Dogs don’t say goodbye
by Robert Smith View Bio
There is no other force on the planet with a more robust and comprehensive communications strategy than a dog. The dog knows what is important to say, how it wants to say it, and how often to say it. We could benefit from learning some communication lessons from the average dog.
While dogs do not say goodbye, they are masters at saying hello. Whether a dog is happy to see you or unhappy, you will most likely receive a robust greeting. If the dog is happy to see you, this greeting will include an expression of gratefulness for your health, curiosity as to where you were and if you have brought anything of value to the dog, and finally an invitation to visit. If the dog is unhappy to see you it will include a warning against your current actions and a firm statement of the consequences if you continue. The dog will quickly request assistance from the other resources available to deal with you.
About now I believe you are gathering your memories from your greetings with the dogs in your life, whether they be positive or negative, most of us have several. Consider how this could apply to our communications practices in our lives, both professional and personal. Do the people in your life know you are happy to see them? Are you genuinely expressing your gratitude for their health and well being? These simple acts do require you wear your heart on your sleeve at times. While there are obvious boundaries with our work relationships, there is nothing that precludes you from placing value on our expressions of humanity. It may sound selfish on the face to ask someone if they have brought you anything of value when you greet them. However, consider the team member who answered the phone on their day off and came into work to aid the crew. Just their presence is an item of value for all.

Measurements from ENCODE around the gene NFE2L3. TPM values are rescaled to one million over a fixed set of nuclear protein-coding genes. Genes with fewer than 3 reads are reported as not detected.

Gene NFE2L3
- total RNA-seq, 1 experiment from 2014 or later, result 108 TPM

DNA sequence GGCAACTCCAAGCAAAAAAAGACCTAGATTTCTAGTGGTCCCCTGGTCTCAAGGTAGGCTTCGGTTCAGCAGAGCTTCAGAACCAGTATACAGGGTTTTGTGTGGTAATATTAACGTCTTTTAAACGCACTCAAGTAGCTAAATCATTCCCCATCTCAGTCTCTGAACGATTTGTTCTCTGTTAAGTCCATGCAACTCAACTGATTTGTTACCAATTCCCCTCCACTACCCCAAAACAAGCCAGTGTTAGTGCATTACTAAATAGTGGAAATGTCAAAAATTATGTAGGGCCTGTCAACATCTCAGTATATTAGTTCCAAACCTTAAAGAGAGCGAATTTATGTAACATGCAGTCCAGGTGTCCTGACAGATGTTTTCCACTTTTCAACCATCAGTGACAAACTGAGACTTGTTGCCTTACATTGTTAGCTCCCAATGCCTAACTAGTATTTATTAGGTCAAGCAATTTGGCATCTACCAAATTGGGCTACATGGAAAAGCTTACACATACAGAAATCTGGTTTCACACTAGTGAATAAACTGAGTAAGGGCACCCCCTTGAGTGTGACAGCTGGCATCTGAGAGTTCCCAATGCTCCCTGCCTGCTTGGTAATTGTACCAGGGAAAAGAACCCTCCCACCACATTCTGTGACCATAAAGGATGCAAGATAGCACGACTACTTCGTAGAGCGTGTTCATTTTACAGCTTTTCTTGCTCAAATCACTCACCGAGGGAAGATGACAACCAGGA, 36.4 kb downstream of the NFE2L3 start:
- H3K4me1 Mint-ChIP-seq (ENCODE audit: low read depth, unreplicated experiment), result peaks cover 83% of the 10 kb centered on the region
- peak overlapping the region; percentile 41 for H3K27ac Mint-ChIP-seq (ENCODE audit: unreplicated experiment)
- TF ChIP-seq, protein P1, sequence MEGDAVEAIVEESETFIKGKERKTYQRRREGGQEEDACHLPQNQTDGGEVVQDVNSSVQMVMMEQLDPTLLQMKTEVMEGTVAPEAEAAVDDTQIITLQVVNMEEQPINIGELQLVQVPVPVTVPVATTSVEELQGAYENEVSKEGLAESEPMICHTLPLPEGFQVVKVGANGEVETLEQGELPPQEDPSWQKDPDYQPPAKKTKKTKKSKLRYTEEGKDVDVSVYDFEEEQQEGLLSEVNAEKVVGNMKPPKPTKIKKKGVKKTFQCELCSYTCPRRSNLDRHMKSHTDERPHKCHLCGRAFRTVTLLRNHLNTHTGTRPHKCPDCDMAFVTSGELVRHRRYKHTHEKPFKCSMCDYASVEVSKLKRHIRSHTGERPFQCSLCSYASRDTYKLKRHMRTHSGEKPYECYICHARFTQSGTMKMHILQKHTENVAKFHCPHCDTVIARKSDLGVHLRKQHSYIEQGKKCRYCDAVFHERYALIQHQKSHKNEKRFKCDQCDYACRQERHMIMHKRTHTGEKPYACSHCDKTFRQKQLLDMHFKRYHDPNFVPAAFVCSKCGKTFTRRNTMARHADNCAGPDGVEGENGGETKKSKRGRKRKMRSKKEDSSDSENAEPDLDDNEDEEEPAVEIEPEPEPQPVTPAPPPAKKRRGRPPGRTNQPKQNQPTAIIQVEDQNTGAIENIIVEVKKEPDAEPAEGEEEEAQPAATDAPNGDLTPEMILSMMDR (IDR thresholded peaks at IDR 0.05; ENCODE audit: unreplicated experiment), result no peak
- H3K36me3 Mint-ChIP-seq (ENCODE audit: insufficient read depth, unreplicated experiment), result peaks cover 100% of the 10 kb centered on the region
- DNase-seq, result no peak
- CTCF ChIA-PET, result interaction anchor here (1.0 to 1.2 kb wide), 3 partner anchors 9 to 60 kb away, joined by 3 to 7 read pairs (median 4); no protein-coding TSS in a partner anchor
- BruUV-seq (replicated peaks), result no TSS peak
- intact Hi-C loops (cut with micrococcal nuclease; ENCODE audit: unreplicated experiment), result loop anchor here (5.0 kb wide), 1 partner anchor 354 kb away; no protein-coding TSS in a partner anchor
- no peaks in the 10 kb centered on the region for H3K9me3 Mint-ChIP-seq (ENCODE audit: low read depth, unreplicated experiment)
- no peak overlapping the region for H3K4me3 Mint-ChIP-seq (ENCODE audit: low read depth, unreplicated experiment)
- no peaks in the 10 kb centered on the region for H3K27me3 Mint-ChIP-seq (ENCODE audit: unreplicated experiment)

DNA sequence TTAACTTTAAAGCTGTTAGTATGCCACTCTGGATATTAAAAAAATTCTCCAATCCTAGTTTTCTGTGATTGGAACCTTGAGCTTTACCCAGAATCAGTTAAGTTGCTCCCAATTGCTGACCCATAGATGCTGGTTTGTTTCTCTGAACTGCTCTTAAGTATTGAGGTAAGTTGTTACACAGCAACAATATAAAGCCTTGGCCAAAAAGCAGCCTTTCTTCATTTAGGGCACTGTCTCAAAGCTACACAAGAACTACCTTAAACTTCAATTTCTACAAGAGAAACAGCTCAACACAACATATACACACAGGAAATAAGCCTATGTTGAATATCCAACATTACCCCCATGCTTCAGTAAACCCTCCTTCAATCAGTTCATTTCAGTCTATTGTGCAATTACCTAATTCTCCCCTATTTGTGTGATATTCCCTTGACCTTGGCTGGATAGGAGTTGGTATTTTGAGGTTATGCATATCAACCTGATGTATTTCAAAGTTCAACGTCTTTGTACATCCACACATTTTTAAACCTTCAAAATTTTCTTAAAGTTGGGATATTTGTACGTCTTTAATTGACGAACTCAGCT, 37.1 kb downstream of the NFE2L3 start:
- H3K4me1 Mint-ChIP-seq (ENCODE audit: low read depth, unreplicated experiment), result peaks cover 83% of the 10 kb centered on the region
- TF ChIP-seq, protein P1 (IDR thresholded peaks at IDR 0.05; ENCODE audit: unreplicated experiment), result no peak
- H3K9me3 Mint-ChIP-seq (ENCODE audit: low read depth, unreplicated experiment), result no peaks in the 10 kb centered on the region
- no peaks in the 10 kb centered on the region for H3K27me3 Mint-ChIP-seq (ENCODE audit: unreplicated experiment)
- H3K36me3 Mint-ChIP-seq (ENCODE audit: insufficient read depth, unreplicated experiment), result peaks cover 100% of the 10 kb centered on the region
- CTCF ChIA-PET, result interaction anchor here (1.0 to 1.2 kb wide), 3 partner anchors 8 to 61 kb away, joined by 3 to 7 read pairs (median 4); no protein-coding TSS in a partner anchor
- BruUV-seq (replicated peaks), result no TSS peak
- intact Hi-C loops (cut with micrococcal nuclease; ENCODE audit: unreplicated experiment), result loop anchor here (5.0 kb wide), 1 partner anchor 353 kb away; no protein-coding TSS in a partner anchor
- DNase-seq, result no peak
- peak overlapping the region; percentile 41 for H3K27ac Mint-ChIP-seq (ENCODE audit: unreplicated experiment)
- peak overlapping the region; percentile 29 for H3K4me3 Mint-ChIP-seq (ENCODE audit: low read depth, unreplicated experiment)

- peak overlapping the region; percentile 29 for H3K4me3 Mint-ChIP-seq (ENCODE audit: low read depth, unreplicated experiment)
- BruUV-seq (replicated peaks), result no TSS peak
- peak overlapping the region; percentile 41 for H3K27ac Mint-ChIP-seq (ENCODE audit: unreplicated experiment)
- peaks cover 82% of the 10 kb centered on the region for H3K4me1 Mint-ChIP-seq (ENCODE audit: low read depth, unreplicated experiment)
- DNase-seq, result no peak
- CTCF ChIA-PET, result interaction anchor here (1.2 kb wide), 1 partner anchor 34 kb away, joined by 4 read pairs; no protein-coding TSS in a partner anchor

When it comes to the critical conversations we all must have, like the dog when it is unhappy to see you, there must be unbridled honesty upfront. Generally the dog is only interested in the behavior, which is a clear portrait of fairness. Apply this to your supervisory appointment with staff who are in need of corrective counseling. Have the courage to make this a priority and be honest. Spend some of that time discovering the causes, motivations, and sharing the consequences for everybody. Your crew member may not leave the room with their tail wagging, but they don’t have to be tucked either. Like the dog request assistance from your peer group in calculating the remedy. The round table will help you to stay focused on the behavior or situation and not the person.
All of this is not to say the dog is careless with critical information. A dog can be quite tactful and discrete when the situation calls for it, I never did find out what happened to that poor trash can. A dog has a long memory. Willfully mistreat it and it will be slow to forgive, however invest in the relationship and the dog will give you the same robust greeting after a decade apart. A lot of this is fun and any metaphor will break down if pushed hard enough. Just consider the fine example of the dogs interpersonal communications instinct. Make sure the people around you know, with appropriate gestures, how you feel, be honest.
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